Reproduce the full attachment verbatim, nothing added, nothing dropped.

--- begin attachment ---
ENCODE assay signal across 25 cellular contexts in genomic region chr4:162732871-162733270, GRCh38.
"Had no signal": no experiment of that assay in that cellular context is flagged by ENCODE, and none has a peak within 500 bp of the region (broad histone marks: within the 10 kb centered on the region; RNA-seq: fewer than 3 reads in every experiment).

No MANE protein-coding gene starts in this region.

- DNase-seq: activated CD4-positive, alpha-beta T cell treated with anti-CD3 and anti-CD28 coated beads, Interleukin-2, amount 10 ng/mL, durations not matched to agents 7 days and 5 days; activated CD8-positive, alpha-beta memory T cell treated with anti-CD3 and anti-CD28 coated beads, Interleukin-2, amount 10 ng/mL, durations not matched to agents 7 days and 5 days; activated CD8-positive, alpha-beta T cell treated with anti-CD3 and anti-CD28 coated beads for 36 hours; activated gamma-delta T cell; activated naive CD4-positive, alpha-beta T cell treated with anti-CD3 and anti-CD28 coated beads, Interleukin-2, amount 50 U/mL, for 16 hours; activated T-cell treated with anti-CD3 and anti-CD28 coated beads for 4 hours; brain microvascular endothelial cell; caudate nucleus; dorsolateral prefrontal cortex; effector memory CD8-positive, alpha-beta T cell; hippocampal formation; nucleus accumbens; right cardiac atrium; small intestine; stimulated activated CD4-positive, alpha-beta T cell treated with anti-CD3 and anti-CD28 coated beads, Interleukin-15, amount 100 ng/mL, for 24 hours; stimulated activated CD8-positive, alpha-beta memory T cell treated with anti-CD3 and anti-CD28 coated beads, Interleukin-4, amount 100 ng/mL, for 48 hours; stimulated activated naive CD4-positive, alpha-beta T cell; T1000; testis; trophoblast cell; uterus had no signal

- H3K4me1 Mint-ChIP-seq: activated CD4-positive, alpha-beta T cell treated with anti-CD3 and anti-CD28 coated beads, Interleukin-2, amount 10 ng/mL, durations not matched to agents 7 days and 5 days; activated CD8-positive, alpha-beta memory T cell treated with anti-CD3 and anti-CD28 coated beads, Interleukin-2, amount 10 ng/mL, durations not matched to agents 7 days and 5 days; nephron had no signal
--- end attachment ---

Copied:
ENCODE assay signal across 25 cellular contexts in genomic region chr4:162732871-162733270, GRCh38.
"Had no signal": no experiment of that assay in that cellular context is flagged by ENCODE, and none has a peak within 500 bp of the region (broad histone marks: within the 10 kb centered on the region; RNA-seq: fewer than 3 reads in every experiment).

No MANE protein-coding gene starts in this region.

- DNase-seq: activated CD4-positive, alpha-beta T cell treated with anti-CD3 and anti-CD28 coated beads, Interleukin-2, amount 10 ng/mL, durations not matched to agents 7 days and 5 days; activated CD8-positive, alpha-beta memory T cell treated with anti-CD3 and anti-CD28 coated beads, Interleukin-2, amount 10 ng/mL, durations not matched to agents 7 days and 5 days; activated CD8-positive, alpha-beta T cell treated with anti-CD3 and anti-CD28 coated beads for 36 hours; activated gamma-delta T cell; activated naive CD4-positive, alpha-beta T cell treated with anti-CD3 and anti-CD28 coated beads, Interleukin-2, amount 50 U/mL, for 16 hours; activated T-cell treated with anti-CD3 and anti-CD28 coated beads for 4 hours; brain microvascular endothelial cell; caudate nucleus; dorsolateral prefrontal cortex; effector memory CD8-positive, alpha-beta T cell; hippocampal formation; nucleus accumbens; right cardiac atrium; small intestine; stimulated activated CD4-positive, alpha-beta T cell treated with anti-CD3 and anti-CD28 coated beads, Interleukin-15, amount 100 ng/mL, for 24 hours; stimulated activated CD8-positive, alpha-beta memory T cell treated with anti-CD3 and anti-CD28 coated beads, Interleukin-4, amount 100 ng/mL, for 48 hours; stimulated activated naive CD4-positive, alpha-beta T cell; T1000; testis; trophoblast cell; uterus had no signal

- H3K4me1 Mint-ChIP-seq: activated CD4-positive, alpha-beta T cell treated with anti-CD3 and anti-CD28 coated beads, Interleukin-2, amount 10 ng/mL, durations not matched to agents 7 days and 5 days; activated CD8-positive, alpha-beta memory T cell treated with anti-CD3 and anti-CD28 coated beads, Interleukin-2, amount 10 ng/mL, durations not matched to agents 7 days and 5 days; nephron had no signal